Foods that are in season may taste better and offer greater nutritional value, and buying them can support local farmers and your community’s economy. Here’s how to find (or grow!) seasonal food.
A ripe summer peach. A crisp Autumn apple. A delicate bunch of spring asparagus. These are examples of foods and the seasons during which they’re at their peak.
“Seasonal eating” is a term tossed around frequently: restaurants use it, chefs use it, farmers use it, dietitians use it — it’s a catch-all phrase referring to the practice of eating food when it’s at the peak of freshness.
This article explores seasonal eating in-depth, from what it is to its potential health benefits.
Each food has a growing cycle. Once a plant reaches its peak growth, or maturity, it’s harvested. Plants that are harvested for food are typically at their best at this time, offering maximum flavor and nutrition.
If you think about it, it’s not unlike how our ancestors would’ve eaten. They used land to grow or forage what they needed, harvested the plants at just the right time, and then enjoyed or preserved what they harvested.
Eating seasonally today is more than just about flavor and nutrition. It’s also about sustainability and doing what’s best to conserve and preserve our natural resources.
The health benefits and other potential positive effects of sustainability are driving the increased popularity of seasonal eating.
We can expect much more in the way of education and promotion as we continue to find ways to deal with climate change and pollution and work to create a more sustainable way of life.
Seasonal eating is a term used to describe the practice of eating food — produce in particular — when it’s at its harvest peak. Eating seasonally may have health benefits and may offer a sustainable alternative to other practices.
The best way to find seasonal foods in your area is to make a trip to the local farmers’ market. Peruse the stalls and talk to the people who grow the food. Ask them what’s ready to eat now and what’s coming soon.
If you frequent the market often, you’ll notice how the produce changes. One month, there may be a bounty of rhubarb, and then the next, a plethora of berries. Remember, these foods all have varying times when they’re at their peak.
Farmers aren’t grocers; they only sell what they grow and harvest. That’s what makes the markets such insightful places to learn about the seasonality of food.
If you don’t have access to a farmers’ market, head to a nearby grocery store. While in-season produce might not be clearly labeled, you can still identify it most of the time.
At the grocery, in-season produce is typically abundant and often on sale. Because of the high volume, the store needs to move the food quickly to the consumer before it’s past its prime.
Also, check for in-store signage about sourcing, as grocery stores often feature local farmers and growers.
Katie Webster, a professional seasonal recipe developer based in Vermont, told Healthline that “many regional grocery chains work with local farms to bring in local produce. Look for ‘local’ labels to help guide you.”
Webster recommends stopping at roadside farm stands or joining your local community-supported agriculture group (also known as a CSA). CSAs offer a variety of farm-fresh foods that you can explore and cook.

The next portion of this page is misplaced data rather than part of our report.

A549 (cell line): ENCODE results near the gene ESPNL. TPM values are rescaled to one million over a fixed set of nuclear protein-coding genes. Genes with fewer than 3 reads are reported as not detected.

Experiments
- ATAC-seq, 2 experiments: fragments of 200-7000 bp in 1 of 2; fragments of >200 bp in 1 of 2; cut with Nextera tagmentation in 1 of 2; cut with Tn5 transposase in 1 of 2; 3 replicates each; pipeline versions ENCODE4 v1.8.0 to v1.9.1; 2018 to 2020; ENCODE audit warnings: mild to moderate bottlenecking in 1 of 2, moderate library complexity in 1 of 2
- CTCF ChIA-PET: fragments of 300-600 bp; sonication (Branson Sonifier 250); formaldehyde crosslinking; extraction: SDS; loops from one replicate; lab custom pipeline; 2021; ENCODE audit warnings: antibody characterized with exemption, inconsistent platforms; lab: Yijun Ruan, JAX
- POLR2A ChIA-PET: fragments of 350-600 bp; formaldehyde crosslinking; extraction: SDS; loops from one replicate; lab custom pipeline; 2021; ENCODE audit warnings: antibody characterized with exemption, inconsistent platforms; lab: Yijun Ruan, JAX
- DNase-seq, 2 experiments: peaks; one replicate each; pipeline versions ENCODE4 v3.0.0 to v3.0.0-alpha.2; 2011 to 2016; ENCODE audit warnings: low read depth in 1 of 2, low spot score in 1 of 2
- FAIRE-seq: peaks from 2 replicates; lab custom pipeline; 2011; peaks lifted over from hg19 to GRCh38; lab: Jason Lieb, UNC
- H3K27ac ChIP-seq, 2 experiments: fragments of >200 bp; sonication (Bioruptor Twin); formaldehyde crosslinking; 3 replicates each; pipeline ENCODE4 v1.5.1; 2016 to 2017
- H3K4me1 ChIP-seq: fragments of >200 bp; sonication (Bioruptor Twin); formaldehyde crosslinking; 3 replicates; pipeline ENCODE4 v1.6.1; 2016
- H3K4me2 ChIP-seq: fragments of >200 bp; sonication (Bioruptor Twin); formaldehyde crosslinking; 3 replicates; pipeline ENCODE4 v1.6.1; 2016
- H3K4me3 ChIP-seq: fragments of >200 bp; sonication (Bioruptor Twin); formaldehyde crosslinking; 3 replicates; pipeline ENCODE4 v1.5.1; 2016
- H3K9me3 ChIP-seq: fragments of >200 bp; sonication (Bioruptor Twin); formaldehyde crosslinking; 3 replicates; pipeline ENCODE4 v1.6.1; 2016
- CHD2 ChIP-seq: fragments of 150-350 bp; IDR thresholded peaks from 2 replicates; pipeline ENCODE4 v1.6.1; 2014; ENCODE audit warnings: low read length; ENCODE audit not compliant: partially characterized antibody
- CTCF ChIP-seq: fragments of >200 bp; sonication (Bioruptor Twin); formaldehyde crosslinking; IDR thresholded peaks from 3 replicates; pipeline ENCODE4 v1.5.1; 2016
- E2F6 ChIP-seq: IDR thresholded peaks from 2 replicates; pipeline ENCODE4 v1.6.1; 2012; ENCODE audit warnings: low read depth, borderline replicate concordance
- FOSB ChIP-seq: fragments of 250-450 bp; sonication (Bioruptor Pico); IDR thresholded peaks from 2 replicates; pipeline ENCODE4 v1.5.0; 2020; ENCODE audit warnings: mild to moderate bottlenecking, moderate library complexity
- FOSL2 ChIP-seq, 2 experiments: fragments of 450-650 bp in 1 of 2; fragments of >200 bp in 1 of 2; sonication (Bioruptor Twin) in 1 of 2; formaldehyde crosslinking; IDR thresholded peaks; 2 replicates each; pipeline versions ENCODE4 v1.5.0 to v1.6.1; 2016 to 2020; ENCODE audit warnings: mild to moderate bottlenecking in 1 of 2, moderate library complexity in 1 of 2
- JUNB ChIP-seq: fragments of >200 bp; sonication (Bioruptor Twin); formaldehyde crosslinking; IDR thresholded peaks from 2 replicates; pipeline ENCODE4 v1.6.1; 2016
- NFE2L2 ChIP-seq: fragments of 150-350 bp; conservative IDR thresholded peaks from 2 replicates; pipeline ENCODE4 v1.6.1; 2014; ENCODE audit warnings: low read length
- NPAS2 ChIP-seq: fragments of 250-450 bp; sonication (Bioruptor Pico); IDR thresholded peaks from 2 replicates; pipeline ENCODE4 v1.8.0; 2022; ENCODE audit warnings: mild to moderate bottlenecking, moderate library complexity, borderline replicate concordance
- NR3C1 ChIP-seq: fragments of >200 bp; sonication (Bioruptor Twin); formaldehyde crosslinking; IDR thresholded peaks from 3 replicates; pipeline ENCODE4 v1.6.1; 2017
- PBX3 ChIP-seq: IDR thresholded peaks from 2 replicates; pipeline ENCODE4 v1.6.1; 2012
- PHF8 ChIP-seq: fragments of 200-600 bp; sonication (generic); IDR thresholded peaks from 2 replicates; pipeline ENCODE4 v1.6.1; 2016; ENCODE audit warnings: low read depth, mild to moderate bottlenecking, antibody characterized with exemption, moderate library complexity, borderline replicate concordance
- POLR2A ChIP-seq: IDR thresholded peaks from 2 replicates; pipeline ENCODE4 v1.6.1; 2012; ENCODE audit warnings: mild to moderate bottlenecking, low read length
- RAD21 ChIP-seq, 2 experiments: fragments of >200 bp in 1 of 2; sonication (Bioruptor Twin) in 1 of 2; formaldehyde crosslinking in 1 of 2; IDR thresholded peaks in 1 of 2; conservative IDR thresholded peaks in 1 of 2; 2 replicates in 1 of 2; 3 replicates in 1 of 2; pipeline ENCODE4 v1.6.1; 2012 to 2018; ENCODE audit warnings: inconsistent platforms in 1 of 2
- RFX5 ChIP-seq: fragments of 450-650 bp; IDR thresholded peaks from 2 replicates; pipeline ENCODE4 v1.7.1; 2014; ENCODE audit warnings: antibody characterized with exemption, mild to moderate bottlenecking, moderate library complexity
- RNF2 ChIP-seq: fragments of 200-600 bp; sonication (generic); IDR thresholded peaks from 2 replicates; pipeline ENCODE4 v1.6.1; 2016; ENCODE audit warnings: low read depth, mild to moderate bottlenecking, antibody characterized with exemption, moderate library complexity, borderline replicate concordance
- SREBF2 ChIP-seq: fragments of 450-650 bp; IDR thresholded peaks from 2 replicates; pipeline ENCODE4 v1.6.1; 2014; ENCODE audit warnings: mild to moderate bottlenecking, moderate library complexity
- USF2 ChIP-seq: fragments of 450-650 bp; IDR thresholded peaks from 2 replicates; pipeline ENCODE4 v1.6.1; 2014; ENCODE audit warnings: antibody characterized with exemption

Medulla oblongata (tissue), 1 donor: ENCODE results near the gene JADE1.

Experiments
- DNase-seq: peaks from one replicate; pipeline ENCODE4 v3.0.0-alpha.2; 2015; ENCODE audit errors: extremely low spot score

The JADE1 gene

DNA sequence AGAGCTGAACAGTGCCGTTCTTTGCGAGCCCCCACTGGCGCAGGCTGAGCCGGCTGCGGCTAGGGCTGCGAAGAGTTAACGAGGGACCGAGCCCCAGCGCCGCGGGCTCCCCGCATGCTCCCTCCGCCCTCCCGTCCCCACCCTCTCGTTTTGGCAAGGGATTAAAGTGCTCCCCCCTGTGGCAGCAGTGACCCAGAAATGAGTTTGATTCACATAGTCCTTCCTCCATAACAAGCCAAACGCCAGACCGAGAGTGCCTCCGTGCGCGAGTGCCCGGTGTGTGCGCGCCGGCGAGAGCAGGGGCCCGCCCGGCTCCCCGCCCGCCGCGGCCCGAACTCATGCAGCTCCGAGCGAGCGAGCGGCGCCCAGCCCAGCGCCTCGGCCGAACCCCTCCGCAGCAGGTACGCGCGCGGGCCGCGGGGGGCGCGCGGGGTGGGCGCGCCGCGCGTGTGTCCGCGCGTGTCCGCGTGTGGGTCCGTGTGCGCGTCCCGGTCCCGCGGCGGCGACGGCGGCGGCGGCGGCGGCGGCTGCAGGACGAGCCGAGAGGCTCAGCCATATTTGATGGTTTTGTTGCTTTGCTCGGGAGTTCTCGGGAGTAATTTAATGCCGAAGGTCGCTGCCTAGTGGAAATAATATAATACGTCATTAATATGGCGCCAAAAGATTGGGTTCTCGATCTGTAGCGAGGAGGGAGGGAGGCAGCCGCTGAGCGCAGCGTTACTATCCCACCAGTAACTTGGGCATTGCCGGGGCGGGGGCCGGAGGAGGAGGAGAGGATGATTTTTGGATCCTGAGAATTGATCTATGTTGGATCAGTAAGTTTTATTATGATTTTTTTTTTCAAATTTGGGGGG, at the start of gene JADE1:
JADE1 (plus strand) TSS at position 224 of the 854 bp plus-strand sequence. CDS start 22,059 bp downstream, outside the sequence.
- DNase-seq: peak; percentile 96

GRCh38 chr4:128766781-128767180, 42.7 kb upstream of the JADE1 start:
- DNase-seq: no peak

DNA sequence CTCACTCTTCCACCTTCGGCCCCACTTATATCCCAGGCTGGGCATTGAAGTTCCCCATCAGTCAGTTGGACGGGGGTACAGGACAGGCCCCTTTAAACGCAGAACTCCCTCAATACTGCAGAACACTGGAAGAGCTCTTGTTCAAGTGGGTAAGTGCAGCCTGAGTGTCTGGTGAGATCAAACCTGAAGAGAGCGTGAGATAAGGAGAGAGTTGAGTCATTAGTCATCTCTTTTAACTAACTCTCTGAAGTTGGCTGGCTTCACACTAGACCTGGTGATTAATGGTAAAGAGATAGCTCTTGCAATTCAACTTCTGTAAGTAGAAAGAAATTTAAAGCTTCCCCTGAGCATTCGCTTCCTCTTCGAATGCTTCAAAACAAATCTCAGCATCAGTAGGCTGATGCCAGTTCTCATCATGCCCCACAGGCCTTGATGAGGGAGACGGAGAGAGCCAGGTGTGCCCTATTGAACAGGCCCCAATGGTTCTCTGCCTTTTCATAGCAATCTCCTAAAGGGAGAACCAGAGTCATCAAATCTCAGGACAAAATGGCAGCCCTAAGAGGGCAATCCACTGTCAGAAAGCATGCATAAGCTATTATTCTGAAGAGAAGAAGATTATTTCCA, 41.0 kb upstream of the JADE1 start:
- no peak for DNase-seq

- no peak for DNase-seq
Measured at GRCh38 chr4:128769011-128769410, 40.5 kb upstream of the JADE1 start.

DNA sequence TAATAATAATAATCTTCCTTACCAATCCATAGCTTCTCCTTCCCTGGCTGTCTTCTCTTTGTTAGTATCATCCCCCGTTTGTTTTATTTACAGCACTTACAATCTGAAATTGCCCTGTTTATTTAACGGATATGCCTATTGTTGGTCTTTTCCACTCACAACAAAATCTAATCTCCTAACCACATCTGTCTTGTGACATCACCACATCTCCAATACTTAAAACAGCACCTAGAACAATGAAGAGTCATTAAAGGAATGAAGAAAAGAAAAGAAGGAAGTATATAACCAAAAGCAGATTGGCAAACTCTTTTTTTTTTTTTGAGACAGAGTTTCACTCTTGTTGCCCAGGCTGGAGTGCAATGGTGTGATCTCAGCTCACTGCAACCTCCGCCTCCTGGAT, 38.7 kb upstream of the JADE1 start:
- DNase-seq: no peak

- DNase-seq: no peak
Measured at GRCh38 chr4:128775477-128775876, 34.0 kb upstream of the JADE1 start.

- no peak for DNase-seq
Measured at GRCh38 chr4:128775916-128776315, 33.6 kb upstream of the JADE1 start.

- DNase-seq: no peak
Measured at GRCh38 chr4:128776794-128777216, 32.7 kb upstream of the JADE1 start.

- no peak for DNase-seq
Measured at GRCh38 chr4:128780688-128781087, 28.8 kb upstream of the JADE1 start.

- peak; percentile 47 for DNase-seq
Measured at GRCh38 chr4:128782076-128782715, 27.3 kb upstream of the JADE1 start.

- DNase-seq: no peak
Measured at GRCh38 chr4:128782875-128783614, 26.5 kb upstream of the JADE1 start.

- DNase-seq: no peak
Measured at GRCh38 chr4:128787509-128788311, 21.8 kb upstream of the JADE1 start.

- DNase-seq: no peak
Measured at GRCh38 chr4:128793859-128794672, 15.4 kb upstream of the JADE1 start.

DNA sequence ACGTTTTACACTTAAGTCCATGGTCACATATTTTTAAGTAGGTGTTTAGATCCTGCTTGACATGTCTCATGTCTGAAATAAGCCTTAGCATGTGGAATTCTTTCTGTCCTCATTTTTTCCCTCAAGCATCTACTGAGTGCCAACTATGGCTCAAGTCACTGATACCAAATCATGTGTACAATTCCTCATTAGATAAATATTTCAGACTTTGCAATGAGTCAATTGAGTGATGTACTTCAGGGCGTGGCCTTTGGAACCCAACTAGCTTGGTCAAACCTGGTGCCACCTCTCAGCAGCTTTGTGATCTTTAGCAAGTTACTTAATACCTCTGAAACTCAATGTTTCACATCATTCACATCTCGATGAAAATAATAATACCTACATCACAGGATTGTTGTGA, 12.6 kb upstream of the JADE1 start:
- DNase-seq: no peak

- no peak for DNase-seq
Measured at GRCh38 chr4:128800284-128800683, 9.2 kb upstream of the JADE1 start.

You can also check out co-operative urban garden spaces, which can be found in many areas, especially in larger cities.
How do you know when food is in-season?
Because climates and soils vary throughout the United States, the plants that grow here vary, too. There are many handy resources that can help you find what’s in-season in your area.
You can talk to folks at a CSA or farmers’ market or consult the U.S. Department of Agriculture (USDA) Seasonal Produce Guide.
Another option: find what grows best in your area by referencing the Farmers Almanac. You can even grow your own food (more on that later).
Discovering seasonal foods is simple. Head to a farmers’ market, join a CSA, or grow your own produce. Some grocery stores offer local choices; just check store signage or ask employees about the farms they’re featuring.
Each food has a specific time that it’s best grown and harvested. Knowing foods’ growing cycles provides insight on best practices for eating seasonally.
Harvest times for these foods will depend on the type of plants, their germination cycles, and how long it takes for the plants to mature.
(Note that this a general guide for areas that experience four distinct seasons. In warmer areas, the cycles will happen earlier.)
These are “cool-season” crops and begin to germinate in colder soil and can tolerate cold temperature.
Examples include asparagus, spinach, radishes, rhubarb, scallions and chives, fiddlehead ferns, ramps (sometimes called wild leeks or spring onions), and garlic scapes.
These are “warm-season” crops that thrive in hot conditions and are sensitive to frost.
Examples include melons, cucumber, tomatoes, eggplants, peppers, stone fruits, summer squash, and herbs.
End of summer or fall
These are the plants that are harvested for storage.
Examples include hard-skinned winter squashes, root vegetables, onions, and potatoes.
All produce has a growing cycle with harvest times that vary depending on the variety of plant, its germination cycle, and the time it takes to reach maturity. That’s how you know which foods are at their seasonal best.
Proponents of seasonal eating say that foods at their peak not only offer the best flavor, but provide greater nutrition, too. Studies suggest that storing fresh produce can cause chemical changes and nutrient losses.
Kelsey Lorencz is a registered dietitian nutritionist (RDN) at Graciously Nourished and a contributor to Healthline.
“The longer a fruit or vegetable takes to get from field to table, the more nutrient loss occurs,” Lorencz said. “One study found that leafy greens lost almost 50% of their original vitamin C after transport, storage, and 3 days of sitting on the grocery store shelf” (